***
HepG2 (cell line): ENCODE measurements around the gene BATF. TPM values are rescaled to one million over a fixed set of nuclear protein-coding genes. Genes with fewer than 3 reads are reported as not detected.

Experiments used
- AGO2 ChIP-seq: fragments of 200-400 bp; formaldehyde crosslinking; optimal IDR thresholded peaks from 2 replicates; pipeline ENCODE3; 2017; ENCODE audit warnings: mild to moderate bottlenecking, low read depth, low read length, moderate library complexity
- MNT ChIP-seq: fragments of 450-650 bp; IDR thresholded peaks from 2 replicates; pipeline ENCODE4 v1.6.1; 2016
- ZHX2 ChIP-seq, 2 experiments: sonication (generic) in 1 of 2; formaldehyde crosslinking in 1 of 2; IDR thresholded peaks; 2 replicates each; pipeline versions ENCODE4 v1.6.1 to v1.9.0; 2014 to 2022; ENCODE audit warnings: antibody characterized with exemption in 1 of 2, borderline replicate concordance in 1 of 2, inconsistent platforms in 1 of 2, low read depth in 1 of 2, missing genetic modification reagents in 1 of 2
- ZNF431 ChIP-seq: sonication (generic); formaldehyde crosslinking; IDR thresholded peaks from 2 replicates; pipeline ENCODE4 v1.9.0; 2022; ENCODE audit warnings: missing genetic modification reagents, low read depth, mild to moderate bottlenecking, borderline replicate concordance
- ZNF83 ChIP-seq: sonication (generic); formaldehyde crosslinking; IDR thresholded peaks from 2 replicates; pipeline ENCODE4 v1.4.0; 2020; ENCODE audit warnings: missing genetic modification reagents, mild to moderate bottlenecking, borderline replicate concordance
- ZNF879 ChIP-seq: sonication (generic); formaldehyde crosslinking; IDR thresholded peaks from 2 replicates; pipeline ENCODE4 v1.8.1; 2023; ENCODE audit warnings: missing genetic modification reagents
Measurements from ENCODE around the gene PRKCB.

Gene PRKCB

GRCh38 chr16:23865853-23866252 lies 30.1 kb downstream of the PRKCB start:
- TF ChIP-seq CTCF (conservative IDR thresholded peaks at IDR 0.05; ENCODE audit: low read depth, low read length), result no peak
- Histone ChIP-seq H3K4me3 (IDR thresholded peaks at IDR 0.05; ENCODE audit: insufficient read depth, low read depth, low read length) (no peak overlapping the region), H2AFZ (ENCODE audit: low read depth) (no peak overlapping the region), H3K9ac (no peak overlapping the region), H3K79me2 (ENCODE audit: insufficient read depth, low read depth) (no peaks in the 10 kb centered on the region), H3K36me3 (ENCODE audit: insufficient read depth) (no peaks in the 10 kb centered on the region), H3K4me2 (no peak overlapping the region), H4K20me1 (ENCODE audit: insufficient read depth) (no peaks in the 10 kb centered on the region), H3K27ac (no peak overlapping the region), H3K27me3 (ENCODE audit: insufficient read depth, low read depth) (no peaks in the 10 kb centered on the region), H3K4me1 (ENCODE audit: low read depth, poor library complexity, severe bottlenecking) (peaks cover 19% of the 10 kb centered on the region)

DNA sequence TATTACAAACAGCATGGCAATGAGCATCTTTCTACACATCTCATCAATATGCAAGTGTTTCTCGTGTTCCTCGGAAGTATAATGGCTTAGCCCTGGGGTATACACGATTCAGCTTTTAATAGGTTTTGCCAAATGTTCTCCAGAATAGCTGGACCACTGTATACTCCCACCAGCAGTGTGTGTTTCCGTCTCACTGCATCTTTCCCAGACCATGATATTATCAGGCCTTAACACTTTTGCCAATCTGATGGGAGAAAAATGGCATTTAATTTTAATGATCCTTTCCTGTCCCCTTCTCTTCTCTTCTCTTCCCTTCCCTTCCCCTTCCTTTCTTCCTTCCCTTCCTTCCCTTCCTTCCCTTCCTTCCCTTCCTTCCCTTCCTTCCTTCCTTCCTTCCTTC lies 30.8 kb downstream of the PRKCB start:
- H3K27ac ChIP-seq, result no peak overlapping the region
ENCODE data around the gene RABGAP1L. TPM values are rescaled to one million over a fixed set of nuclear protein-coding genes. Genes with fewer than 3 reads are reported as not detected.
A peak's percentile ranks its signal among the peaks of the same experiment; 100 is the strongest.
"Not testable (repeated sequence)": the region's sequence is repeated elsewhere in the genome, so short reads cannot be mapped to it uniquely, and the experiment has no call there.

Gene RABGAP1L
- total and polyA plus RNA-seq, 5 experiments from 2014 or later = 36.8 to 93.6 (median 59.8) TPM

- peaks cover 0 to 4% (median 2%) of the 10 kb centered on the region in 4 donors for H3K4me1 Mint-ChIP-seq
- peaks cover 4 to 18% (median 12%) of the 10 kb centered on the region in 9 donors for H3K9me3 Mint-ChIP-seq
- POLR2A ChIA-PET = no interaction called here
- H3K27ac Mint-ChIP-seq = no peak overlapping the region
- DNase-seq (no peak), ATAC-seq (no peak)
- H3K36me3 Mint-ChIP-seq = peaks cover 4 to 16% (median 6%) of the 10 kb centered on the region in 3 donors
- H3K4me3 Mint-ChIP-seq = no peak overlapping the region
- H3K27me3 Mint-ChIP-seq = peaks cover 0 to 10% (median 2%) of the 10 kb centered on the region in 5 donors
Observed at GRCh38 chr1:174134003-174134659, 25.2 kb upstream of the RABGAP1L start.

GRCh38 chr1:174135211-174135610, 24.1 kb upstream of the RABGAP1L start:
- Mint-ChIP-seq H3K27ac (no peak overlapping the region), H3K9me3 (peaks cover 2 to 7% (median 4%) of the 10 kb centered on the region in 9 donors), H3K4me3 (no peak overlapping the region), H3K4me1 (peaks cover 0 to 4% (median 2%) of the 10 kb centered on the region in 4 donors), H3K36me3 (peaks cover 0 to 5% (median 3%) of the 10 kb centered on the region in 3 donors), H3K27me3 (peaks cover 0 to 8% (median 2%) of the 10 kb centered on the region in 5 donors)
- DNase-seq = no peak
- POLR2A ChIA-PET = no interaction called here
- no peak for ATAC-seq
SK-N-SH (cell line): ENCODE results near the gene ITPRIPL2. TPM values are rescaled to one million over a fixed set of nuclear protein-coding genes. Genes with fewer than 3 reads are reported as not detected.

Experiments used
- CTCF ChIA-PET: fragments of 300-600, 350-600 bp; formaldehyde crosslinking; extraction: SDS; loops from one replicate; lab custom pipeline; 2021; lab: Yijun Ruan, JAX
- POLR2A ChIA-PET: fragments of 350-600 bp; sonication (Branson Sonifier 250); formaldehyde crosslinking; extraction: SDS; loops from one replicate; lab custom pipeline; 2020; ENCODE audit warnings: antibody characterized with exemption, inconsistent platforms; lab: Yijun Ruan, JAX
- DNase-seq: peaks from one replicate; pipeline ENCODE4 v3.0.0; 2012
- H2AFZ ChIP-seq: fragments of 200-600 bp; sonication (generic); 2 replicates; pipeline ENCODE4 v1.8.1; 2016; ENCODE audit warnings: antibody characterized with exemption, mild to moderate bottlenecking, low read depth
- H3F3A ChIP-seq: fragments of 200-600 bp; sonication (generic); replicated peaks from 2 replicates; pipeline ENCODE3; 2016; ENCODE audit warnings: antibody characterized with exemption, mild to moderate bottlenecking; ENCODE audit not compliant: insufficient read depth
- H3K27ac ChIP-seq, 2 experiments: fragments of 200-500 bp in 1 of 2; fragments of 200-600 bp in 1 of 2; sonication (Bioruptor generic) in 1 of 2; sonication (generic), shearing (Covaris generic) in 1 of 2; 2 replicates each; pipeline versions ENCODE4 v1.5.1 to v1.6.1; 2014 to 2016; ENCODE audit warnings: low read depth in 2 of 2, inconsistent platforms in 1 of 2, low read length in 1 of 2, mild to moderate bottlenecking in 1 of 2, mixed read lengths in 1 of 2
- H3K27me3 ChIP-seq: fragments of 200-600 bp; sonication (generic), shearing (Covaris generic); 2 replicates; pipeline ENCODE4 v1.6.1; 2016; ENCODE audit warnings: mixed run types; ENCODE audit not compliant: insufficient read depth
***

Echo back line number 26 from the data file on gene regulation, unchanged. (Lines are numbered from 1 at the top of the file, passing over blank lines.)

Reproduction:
- H3K36me3 Mint-ChIP-seq = peaks cover 4 to 16% (median 6%) of the 10 kb centered on the region in 3 donors